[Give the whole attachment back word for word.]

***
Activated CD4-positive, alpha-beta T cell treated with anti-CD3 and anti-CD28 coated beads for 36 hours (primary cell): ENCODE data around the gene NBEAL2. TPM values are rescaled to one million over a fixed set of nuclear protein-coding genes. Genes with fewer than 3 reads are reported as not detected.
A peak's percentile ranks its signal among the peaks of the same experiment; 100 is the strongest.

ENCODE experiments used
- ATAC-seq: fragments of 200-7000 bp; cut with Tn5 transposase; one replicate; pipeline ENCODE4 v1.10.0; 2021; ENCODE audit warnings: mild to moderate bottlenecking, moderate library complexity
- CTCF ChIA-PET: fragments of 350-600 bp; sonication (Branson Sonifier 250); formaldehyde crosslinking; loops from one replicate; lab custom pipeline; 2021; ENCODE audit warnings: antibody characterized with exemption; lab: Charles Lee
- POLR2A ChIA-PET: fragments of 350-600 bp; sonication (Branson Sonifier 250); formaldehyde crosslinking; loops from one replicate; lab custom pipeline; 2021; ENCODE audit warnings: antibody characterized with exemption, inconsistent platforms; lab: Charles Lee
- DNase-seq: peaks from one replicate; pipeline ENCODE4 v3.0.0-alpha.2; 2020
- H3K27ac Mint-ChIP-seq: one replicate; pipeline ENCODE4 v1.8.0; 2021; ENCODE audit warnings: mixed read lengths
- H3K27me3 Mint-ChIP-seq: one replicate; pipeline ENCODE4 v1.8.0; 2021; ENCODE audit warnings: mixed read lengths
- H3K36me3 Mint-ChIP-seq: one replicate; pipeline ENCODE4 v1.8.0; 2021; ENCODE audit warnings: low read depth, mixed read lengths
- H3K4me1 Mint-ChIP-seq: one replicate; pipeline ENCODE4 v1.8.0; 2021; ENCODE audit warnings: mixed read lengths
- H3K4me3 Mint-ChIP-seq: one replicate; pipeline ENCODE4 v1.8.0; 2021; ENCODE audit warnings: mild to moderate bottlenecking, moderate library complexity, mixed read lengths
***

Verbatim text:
Activated CD4-positive, alpha-beta T cell treated with anti-CD3 and anti-CD28 coated beads for 36 hours (primary cell): ENCODE data around the gene NBEAL2. TPM values are rescaled to one million over a fixed set of nuclear protein-coding genes. Genes with fewer than 3 reads are reported as not detected.
A peak's percentile ranks its signal among the peaks of the same experiment; 100 is the strongest.

ENCODE experiments used
- ATAC-seq: fragments of 200-7000 bp; cut with Tn5 transposase; one replicate; pipeline ENCODE4 v1.10.0; 2021; ENCODE audit warnings: mild to moderate bottlenecking, moderate library complexity
- CTCF ChIA-PET: fragments of 350-600 bp; sonication (Branson Sonifier 250); formaldehyde crosslinking; loops from one replicate; lab custom pipeline; 2021; ENCODE audit warnings: antibody characterized with exemption; lab: Charles Lee
- POLR2A ChIA-PET: fragments of 350-600 bp; sonication (Branson Sonifier 250); formaldehyde crosslinking; loops from one replicate; lab custom pipeline; 2021; ENCODE audit warnings: antibody characterized with exemption, inconsistent platforms; lab: Charles Lee
- DNase-seq: peaks from one replicate; pipeline ENCODE4 v3.0.0-alpha.2; 2020
- H3K27ac Mint-ChIP-seq: one replicate; pipeline ENCODE4 v1.8.0; 2021; ENCODE audit warnings: mixed read lengths
- H3K27me3 Mint-ChIP-seq: one replicate; pipeline ENCODE4 v1.8.0; 2021; ENCODE audit warnings: mixed read lengths
- H3K36me3 Mint-ChIP-seq: one replicate; pipeline ENCODE4 v1.8.0; 2021; ENCODE audit warnings: low read depth, mixed read lengths
- H3K4me1 Mint-ChIP-seq: one replicate; pipeline ENCODE4 v1.8.0; 2021; ENCODE audit warnings: mixed read lengths
- H3K4me3 Mint-ChIP-seq: one replicate; pipeline ENCODE4 v1.8.0; 2021; ENCODE audit warnings: mild to moderate bottlenecking, moderate library complexity, mixed read lengths